Certainly, Bend's music scene won't go silent without The Horned Hand, especially now at the start of summer, when outdoor concerts pop up like weeds around town, but the departure of the DIY venue leaves a hole in the music community, especially for lesser known, but still quality bands that can't quite fill the Les Schwab Amphitheater or don't want the sit-down formality of The Tower. Places like Astro Lounge, Silver Moon Brewing and other small bar venues are still kicking with weekly shows, but the loss of the Hand means one less option for these obscure but talented touring acts.

"We hope someone steps up to carry the torch," said Ladd. "But I wouldn't wish this place on anybody."

In its run, The Horned Hand hosted hundreds of shows—and it hasn't all been rainbows and unicorns (or in their case, fur pelts and mounted antlers). It has had its share of strife—in particular, conflicts with the city over zoning regulations, building capacity issues, as well as regular noise complaints from neighbors and a knock-down-drag-out court battle over a noise violation ticket.

It's loud and it smells like old beer

My first time at the Horned Hand was in July 2011 on a sizzling hot summer night. Tornado Rider was playing—and they were as raucous as their name suggests. I had just graduated from the University of Oregon and moved back to Bend, a decision that I was deeply regretting because for the life of me, I couldn't find comfortable place to see music in town, a disappointment after Eugene's bustling, sweaty basement-show scene. I didn't want to dance barefoot to Michael Franti; I wanted cavalier rock and roll.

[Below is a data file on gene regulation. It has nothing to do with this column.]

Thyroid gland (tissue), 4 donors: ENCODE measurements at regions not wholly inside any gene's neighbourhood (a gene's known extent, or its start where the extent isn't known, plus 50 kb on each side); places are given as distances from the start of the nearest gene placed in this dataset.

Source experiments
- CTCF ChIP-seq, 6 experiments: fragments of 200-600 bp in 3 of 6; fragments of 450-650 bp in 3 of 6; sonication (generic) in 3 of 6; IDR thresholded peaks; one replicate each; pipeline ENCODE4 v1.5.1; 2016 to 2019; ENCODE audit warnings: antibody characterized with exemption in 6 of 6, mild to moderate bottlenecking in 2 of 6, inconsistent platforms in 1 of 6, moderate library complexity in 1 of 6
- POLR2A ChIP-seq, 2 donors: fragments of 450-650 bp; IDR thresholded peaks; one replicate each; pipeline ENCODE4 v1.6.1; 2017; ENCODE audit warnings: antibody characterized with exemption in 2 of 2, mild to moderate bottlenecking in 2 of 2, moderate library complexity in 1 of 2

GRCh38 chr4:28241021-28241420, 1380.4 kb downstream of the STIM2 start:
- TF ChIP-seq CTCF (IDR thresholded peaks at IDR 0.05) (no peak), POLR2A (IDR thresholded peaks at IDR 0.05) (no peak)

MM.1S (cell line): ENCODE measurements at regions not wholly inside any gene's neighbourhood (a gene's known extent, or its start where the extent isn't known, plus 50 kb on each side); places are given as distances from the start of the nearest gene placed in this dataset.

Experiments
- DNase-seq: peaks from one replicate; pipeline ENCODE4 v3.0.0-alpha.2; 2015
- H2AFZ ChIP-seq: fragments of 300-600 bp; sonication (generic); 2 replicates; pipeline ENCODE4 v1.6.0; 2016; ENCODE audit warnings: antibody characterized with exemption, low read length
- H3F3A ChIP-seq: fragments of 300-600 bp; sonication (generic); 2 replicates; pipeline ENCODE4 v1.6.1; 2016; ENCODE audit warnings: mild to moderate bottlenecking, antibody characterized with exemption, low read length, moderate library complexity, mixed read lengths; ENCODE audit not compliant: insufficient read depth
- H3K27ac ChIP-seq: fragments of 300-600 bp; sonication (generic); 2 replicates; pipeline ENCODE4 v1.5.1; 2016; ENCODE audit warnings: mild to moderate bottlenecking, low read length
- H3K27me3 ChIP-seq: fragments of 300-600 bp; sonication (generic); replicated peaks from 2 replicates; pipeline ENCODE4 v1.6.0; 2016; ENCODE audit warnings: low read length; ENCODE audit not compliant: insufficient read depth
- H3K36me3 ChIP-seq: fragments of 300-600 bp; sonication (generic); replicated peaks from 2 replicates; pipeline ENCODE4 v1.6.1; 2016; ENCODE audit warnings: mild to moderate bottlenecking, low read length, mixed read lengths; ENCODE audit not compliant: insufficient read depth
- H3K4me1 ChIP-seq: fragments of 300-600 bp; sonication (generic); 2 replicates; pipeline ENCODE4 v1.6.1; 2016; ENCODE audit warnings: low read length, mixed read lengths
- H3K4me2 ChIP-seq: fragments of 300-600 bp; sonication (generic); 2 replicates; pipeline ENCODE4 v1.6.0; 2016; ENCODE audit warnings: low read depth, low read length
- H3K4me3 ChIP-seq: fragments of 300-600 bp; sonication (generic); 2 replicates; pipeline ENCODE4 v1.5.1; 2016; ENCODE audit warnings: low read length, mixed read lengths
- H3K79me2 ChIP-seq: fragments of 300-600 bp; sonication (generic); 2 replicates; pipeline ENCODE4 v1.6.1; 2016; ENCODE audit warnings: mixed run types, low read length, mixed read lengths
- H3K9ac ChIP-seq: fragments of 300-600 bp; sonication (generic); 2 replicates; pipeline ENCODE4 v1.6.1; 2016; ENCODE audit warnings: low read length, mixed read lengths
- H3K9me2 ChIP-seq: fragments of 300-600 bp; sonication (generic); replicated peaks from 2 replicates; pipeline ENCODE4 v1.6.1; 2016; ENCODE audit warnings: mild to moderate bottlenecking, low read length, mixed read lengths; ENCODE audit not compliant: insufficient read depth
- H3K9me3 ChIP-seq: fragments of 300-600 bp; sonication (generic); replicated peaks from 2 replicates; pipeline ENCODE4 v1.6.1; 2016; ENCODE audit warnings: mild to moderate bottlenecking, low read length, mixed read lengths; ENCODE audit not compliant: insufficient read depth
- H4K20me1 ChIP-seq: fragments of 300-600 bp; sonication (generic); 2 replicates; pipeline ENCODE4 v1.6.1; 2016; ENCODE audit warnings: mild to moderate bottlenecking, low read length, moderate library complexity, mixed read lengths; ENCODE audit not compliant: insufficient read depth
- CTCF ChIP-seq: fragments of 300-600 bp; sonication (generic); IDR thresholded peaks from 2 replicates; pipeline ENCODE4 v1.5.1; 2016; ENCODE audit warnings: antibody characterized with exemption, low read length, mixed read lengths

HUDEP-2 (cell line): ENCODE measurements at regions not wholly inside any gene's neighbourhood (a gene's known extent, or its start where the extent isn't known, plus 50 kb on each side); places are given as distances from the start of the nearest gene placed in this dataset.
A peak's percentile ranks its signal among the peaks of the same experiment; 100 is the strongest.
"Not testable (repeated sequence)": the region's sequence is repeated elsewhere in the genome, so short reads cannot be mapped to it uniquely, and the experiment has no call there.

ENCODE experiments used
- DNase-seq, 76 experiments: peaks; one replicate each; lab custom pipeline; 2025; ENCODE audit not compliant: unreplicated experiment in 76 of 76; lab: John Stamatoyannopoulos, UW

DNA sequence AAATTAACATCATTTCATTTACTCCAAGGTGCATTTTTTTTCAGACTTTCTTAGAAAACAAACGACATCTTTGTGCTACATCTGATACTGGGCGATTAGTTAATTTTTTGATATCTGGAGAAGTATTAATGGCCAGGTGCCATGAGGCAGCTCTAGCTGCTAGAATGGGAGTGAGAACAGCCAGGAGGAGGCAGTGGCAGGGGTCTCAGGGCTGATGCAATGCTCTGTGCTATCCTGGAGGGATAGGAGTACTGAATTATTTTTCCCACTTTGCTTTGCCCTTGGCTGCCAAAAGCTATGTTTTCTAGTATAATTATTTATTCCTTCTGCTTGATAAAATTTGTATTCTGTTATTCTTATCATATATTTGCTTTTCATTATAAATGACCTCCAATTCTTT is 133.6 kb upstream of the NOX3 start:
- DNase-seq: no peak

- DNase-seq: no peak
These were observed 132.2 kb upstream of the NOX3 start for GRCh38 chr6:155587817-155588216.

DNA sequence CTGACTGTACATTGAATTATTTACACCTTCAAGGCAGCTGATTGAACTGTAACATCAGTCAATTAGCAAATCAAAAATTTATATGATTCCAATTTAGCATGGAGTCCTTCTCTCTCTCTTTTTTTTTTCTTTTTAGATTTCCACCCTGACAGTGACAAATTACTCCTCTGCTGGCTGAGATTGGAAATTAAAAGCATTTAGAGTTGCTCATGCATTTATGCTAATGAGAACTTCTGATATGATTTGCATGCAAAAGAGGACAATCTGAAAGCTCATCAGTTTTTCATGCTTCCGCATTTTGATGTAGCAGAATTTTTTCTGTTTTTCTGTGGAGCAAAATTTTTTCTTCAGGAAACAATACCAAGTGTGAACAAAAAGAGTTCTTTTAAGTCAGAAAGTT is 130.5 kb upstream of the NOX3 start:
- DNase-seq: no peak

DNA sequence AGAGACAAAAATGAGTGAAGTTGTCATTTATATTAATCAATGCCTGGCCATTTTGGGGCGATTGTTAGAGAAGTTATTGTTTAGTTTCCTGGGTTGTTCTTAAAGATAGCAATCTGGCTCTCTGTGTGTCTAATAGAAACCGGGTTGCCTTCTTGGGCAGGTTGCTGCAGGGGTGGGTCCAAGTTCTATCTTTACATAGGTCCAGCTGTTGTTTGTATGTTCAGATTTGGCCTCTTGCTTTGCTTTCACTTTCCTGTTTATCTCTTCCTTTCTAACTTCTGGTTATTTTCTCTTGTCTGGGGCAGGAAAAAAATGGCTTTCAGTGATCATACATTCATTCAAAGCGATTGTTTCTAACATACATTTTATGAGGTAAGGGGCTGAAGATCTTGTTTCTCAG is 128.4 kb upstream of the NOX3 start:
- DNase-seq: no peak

As Tornado Rider proceeded to shred, the lead singer, in a pajama onesie and a Peter Pan hat, jumped on the bar, dancing and raking a cello. Yes, I knew I had found the epicenter of musical counterculture in Bend. I felt completely at home with the one-part urban, one-part redneck vibe, a place where hipsters meet ranchers, and together they meet rock and roll.

Tornado Rider was the second official show that summer, and already Bend's relationship with the venue was strained between love and hate. Even before the doors had opened for the summer, zoning and capacity issues were plaguing the Horned Hand.

"As silly as it sounds now," said Ladd, "we wanted to have a vintage clothing store with art where you could have a beer and sometimes do music."

That off-the-cuff "sometimes do music" quickly turned into bands four nights a week, at which point the city capped the capacity of The Horned Hand at 49 because of zoning regulations (the building was designated a mercantile shop—not a bar or venue). The capacity ruling led to one of the most memorable shows The Horned Hand ever hosted: A fire marshal-sanctioned concert in which local heroes Larry and His Flask played inside with about 30 other adoring fans; a few hundred others gathered outside around the open garage door.